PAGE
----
Janet and Ralph Van Nes sit in the the bleachers at Softball City

Janet and Ralph Van Nes sit in the the bleachers at Softball City

‘You feel like you watch people grow up’

Longtime South Surrey softball volunteers reflect back on nearly two decades on the diamond

Forty-six years ago, Ralph Van Nes gave his new wife, Janet, some advice: take an interest in sports or risk never seeing your new husband.

Up until that point, Janet had been an avid volunteer in their home town of Saskatoon – with both Cub Scouts and her church – but had no interest in sports.

Ralph, on the other hand, had been involved in baseball and softball his entire life.

“I said she had two choices – she could get involved or become a baseball widow,” Ralph laughed. “So she learned how to be a scorekeeper.”

Now, nearly a half century later, Janet has become one of the best, most-experienced volunteer scorekeepers in the country. After learning the basics, she’s kept up her scorekeeping skills by taking a few courses, and staying in practice – during the softball season, she volunteers at all manner of games at Softball City, from provincial and national tournaments, to charity events, and last year she was even invited to keep score at men’s world championships in Whitehorse. Next summer, she’ll head back there for the women’s world event.

“She’s world-class now, and all because she married a ball-player 46 years ago,” said Ralph.

Next month, both Ralph and Janet will be spending plenty of their free time at Softball City for the Scotiabank Canadian Open Fastpitch International Championship – which runs July 9-17.  The couple has been volunteering there for 18 years, dating back to the early days when it was called the Canada Cup.

While Janet spends her time in the scorekeepers both tracking the game, Ralph – a self-admitted “ham” – admits he has a much easier gig as P.A. announcer.

“All I have to do is say, ‘Now, batting…’” he said. “It’s a lot of fun.

“I’ve been involved in softball and baseball for 59 years, as a player or a coach, or now as an PA announcer. I just love being around the ball park – this has really been my life.”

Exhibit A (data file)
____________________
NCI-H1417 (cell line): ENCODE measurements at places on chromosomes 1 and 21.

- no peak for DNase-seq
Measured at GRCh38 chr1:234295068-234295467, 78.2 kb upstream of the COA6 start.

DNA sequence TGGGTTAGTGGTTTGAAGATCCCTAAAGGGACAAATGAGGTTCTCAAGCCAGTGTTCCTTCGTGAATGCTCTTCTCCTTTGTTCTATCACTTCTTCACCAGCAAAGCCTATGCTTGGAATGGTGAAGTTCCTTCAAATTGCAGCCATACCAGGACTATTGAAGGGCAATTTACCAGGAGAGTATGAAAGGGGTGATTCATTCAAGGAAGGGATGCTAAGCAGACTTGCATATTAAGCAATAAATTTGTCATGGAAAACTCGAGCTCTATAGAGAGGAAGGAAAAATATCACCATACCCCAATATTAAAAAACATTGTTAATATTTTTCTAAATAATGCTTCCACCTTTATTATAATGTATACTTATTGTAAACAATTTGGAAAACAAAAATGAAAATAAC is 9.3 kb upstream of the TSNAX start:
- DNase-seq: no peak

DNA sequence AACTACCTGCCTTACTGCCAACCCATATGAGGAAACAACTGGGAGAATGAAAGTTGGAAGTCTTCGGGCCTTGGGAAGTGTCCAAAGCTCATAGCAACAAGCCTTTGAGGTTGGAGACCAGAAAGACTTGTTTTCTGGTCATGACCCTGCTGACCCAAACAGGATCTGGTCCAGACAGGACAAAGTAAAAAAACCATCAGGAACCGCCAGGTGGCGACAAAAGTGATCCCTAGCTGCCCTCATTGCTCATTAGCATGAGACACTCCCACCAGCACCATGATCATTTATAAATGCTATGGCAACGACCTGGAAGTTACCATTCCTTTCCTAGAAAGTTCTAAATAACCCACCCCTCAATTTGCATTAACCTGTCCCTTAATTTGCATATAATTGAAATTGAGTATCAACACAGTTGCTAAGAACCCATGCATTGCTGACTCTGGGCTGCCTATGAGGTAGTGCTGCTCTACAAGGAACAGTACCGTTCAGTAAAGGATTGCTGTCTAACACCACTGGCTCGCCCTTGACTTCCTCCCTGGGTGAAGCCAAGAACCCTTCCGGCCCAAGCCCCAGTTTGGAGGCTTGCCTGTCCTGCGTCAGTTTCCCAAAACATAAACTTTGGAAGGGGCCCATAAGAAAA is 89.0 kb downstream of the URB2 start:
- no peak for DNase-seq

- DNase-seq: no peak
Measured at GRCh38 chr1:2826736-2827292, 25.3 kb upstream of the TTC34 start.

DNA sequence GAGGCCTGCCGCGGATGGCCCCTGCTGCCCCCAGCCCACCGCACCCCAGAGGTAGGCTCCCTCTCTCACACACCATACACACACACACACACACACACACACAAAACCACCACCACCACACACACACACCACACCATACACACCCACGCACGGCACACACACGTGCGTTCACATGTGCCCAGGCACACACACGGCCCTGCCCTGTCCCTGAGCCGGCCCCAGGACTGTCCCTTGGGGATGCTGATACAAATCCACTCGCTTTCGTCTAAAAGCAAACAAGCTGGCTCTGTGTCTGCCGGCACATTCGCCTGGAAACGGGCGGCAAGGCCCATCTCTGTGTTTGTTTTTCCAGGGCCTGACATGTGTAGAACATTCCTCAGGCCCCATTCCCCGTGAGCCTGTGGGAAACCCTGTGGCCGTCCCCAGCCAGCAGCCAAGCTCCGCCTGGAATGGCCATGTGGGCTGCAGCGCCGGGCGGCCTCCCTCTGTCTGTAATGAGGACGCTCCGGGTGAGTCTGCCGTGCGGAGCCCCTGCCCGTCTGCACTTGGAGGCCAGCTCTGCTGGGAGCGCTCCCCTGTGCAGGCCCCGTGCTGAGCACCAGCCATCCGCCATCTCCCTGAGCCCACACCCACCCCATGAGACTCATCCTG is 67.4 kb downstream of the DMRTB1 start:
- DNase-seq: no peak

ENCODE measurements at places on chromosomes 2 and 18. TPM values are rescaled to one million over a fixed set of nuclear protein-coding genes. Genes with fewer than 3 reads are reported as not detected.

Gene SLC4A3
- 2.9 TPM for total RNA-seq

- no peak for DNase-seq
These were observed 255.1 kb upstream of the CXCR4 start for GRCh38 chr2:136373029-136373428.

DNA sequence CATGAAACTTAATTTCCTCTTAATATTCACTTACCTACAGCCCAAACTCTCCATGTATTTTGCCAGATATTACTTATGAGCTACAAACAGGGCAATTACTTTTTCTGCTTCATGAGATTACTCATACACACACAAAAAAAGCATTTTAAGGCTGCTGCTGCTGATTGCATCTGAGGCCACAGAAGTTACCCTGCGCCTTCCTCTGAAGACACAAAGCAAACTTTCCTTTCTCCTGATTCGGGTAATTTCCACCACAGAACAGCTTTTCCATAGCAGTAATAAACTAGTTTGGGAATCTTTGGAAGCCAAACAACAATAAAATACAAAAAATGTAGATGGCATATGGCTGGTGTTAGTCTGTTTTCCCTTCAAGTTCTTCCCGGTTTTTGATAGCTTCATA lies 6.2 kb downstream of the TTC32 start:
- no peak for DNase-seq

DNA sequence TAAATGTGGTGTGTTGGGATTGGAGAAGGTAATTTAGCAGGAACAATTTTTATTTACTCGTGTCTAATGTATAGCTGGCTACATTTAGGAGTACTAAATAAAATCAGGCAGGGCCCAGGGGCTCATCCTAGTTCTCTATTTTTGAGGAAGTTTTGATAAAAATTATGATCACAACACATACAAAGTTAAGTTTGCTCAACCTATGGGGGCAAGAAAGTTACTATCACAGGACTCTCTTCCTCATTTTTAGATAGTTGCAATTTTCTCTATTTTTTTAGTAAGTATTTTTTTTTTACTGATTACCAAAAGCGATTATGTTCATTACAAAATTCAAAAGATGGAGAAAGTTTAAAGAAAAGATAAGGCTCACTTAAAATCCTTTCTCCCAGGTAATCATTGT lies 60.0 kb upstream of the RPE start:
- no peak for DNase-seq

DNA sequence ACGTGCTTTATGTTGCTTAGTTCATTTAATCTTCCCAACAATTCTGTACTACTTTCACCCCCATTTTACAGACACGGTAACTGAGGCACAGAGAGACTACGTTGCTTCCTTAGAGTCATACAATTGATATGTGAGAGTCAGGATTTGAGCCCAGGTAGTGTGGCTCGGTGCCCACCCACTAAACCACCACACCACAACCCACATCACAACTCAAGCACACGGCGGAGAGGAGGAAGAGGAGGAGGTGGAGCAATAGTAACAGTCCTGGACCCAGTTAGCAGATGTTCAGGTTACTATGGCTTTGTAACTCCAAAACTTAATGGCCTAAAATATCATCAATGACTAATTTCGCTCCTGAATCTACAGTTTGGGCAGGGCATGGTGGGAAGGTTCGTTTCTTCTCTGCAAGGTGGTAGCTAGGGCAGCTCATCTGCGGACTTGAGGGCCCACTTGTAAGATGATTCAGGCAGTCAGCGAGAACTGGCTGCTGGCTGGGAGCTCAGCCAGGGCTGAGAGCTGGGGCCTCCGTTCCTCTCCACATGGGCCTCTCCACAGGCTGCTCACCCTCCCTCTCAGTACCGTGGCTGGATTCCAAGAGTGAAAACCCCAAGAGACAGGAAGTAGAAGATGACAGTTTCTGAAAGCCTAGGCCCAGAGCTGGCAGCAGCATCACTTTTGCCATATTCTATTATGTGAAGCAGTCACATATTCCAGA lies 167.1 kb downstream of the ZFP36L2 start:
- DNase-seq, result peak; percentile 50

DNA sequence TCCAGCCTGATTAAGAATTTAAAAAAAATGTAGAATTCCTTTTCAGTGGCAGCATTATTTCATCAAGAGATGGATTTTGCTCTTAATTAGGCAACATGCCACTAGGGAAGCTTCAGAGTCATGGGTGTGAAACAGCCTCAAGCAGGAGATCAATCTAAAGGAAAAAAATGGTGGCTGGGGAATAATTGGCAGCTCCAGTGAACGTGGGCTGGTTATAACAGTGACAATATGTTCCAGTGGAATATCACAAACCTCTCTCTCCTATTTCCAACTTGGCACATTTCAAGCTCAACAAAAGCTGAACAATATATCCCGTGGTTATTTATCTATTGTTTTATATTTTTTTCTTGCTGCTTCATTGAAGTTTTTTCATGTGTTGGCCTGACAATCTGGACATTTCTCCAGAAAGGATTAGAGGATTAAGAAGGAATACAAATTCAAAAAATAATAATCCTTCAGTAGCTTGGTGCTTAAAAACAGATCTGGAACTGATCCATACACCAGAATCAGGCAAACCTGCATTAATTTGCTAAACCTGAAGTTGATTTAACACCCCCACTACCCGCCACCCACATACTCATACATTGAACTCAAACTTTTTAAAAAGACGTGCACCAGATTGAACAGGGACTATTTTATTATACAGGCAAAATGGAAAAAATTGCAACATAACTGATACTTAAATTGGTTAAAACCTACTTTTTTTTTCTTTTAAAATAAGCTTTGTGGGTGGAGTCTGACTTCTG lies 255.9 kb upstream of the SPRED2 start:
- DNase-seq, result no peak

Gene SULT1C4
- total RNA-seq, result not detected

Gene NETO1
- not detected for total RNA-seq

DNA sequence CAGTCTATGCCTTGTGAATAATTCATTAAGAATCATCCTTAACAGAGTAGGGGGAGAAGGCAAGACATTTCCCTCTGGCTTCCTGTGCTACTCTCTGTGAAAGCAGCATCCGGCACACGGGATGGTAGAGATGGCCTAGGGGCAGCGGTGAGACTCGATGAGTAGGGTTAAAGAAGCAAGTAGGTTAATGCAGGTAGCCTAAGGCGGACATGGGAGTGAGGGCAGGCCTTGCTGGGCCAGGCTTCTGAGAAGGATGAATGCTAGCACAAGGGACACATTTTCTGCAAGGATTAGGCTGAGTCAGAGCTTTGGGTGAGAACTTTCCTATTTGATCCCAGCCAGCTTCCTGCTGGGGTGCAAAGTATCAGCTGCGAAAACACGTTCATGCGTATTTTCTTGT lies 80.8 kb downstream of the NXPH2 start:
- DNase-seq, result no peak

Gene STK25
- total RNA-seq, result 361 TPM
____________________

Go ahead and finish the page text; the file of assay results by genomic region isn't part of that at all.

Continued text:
The announcing assignment also fulfills something of a dream for Van Nes, who said he once had an audition to be a sportscaster at a Saskatchewan radio station, but didn’t get the job. Instead, the station hired the late Don Whitman, who went on to become one of Canada’s legendary broadcasters.

The Van Nes’s are two of hundreds of volunteers lending a hand during the Canadian Open. Other jobs include everything from parking attendants, ticket-booth attendants to team “gophers.”

Suzanne Sigurdson, whose daughters Jessica and Auburn have both played in the Canada Cup – the latter with the Canadian national team – started out as a scorekeeper, and is now a committee member, in charge of nearly 80 scorekeeping, statisticians and announcing volunteers.

Like the Van Neses, she got involved in the first year of the tournament.

“I just thought scorekeeping was a good way to be able to watch all the games,” she said.

Though her daughters no longer play, Sigurdson said she has no plans to step away anytime soon.

“My husband has been trying to get me to get out of it for years, but I just can’t do it,” she said.

“My daughters might not being playing, but I’ve been here so long, now I know every other kid who plays – you end up knowing everyone – so you want to watch them.”

The same idea was echoed by both Ralph and Janet.

“It’s like a big family here – the same people keep coming back every year,” Janet said. “You feel like you watch people grow up – like (Team Canada pitcher) Danielle Lawrie… we’ve watched her for years, and now she’s a star.”

How to volunteer

To volunteer for next month’s Canadian Open Fastpitch championship, a volunteer application form is available on the tournament’s website, www.canadianopenfastpitch.com. Click on the ‘Volunteer’ link on the right-hand side of the homepage.

Deadline to volunteer is June 20.

 

 

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